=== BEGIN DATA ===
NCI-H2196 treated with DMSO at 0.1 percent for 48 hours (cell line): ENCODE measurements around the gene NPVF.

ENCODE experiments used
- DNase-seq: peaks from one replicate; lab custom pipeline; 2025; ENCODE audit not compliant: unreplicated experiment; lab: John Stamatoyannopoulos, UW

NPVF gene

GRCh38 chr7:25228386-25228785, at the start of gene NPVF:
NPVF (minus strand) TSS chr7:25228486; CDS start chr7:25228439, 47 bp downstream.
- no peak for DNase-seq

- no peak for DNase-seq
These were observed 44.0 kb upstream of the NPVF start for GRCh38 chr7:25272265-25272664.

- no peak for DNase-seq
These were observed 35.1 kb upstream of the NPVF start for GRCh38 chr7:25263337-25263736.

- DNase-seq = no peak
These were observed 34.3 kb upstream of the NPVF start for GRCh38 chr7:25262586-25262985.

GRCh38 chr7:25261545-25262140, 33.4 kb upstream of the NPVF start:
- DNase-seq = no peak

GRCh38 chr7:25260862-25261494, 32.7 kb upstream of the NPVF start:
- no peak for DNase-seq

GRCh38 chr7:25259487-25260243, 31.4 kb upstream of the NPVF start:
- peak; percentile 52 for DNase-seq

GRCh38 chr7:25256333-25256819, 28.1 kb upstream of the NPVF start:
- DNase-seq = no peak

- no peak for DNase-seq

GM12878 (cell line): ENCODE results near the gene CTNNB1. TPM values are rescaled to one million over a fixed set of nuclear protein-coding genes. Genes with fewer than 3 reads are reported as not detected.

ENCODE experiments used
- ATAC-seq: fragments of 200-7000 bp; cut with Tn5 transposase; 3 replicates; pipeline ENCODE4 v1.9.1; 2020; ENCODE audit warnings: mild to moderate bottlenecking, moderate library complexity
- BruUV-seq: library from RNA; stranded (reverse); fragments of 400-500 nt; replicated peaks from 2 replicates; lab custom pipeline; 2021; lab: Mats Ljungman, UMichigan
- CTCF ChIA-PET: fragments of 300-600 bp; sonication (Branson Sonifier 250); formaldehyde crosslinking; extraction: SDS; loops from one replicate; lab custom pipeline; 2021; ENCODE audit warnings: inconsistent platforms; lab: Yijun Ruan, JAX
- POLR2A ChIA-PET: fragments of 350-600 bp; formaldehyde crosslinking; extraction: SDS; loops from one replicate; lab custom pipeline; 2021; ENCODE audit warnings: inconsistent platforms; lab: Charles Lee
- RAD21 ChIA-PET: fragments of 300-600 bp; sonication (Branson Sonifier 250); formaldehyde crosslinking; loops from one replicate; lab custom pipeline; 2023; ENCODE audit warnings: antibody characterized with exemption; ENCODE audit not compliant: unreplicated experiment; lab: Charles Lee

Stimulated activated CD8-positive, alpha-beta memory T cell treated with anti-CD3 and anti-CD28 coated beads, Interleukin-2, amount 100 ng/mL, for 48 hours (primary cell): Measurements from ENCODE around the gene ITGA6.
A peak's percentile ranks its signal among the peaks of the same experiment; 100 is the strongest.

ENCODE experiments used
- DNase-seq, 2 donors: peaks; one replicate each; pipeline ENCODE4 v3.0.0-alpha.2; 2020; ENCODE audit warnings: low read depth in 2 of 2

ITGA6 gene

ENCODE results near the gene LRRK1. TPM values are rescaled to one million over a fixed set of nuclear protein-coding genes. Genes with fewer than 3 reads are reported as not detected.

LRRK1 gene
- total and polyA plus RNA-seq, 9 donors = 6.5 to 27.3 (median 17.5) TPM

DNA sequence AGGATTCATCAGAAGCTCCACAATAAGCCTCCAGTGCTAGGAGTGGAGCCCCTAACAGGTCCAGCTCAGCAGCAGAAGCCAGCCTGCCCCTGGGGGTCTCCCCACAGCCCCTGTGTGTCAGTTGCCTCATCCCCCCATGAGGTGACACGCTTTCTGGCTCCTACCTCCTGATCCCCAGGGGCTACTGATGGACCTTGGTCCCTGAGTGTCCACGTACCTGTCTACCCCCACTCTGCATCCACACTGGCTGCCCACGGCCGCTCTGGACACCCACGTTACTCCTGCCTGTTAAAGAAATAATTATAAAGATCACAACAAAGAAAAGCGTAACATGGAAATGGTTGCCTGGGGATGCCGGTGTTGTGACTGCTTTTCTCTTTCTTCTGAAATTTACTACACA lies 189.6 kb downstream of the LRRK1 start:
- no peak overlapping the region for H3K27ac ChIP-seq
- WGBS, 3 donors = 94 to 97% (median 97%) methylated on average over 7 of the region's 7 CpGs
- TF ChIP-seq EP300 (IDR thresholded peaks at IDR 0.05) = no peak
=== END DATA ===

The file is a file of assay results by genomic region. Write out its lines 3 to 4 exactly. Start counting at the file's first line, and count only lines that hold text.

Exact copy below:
- DNase-seq: peaks from one replicate; lab custom pipeline; 2025; ENCODE audit not compliant: unreplicated experiment; lab: John Stamatoyannopoulos, UW

NPVF gene